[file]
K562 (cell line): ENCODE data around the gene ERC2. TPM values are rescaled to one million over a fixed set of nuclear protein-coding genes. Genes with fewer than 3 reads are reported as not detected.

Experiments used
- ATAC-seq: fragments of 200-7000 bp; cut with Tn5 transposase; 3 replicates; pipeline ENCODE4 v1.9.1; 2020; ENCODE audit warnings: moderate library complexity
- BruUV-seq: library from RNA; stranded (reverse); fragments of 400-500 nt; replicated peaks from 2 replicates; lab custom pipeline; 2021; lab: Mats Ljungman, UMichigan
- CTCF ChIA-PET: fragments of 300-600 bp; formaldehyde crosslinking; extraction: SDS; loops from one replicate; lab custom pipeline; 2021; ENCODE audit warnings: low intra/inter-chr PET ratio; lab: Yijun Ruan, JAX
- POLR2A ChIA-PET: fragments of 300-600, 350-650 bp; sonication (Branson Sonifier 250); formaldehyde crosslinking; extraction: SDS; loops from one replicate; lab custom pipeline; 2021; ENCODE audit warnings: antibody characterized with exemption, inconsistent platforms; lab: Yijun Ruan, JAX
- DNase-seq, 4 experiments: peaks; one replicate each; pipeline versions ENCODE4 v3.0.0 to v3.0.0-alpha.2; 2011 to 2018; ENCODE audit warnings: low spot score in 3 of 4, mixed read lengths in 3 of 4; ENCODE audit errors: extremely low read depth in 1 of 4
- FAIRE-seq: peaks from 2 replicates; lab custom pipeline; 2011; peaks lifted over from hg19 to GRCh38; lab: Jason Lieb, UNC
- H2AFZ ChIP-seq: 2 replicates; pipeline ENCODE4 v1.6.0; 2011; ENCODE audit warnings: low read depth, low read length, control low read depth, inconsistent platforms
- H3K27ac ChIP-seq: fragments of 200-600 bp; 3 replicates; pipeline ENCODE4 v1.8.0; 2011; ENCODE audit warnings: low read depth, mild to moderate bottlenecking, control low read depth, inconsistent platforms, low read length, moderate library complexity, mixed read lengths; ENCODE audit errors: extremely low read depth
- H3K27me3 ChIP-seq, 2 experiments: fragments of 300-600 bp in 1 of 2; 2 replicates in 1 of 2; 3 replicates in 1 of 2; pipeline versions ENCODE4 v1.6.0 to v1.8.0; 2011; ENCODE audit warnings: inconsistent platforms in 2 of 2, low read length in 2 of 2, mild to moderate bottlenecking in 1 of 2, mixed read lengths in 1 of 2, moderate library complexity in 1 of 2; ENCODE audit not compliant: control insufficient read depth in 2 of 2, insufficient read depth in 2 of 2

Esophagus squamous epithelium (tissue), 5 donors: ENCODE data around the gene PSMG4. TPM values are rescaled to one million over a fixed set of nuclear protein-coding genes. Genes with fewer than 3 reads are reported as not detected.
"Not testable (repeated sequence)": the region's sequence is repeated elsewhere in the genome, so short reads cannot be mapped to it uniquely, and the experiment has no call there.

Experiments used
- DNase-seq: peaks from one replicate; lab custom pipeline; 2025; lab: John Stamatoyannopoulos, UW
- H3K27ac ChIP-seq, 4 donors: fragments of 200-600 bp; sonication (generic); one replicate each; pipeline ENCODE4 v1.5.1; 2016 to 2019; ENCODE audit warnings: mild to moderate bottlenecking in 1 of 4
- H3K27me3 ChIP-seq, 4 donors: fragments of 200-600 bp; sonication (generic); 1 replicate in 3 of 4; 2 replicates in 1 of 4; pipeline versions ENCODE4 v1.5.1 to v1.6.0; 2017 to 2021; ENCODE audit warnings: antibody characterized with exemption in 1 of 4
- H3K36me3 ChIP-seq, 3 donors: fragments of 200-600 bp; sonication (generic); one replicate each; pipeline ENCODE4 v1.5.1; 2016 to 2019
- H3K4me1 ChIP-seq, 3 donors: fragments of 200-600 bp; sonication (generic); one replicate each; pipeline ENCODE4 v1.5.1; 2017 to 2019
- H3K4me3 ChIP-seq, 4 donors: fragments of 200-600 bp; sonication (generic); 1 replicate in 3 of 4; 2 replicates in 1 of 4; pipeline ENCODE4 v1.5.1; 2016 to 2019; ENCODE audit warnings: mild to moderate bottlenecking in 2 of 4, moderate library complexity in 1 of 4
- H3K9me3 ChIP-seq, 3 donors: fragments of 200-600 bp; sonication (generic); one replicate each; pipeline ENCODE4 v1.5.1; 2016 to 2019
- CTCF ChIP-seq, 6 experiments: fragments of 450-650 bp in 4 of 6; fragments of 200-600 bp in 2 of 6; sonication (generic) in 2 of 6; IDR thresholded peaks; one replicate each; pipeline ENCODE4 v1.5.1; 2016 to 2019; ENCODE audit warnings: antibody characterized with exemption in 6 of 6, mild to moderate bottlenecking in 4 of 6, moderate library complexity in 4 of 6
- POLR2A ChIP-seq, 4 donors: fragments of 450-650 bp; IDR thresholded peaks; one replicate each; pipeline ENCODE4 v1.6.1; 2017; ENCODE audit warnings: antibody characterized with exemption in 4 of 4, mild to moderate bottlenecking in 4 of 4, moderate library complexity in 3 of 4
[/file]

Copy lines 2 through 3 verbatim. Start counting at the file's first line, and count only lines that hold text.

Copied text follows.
Experiments used
- ATAC-seq: fragments of 200-7000 bp; cut with Tn5 transposase; 3 replicates; pipeline ENCODE4 v1.9.1; 2020; ENCODE audit warnings: moderate library complexity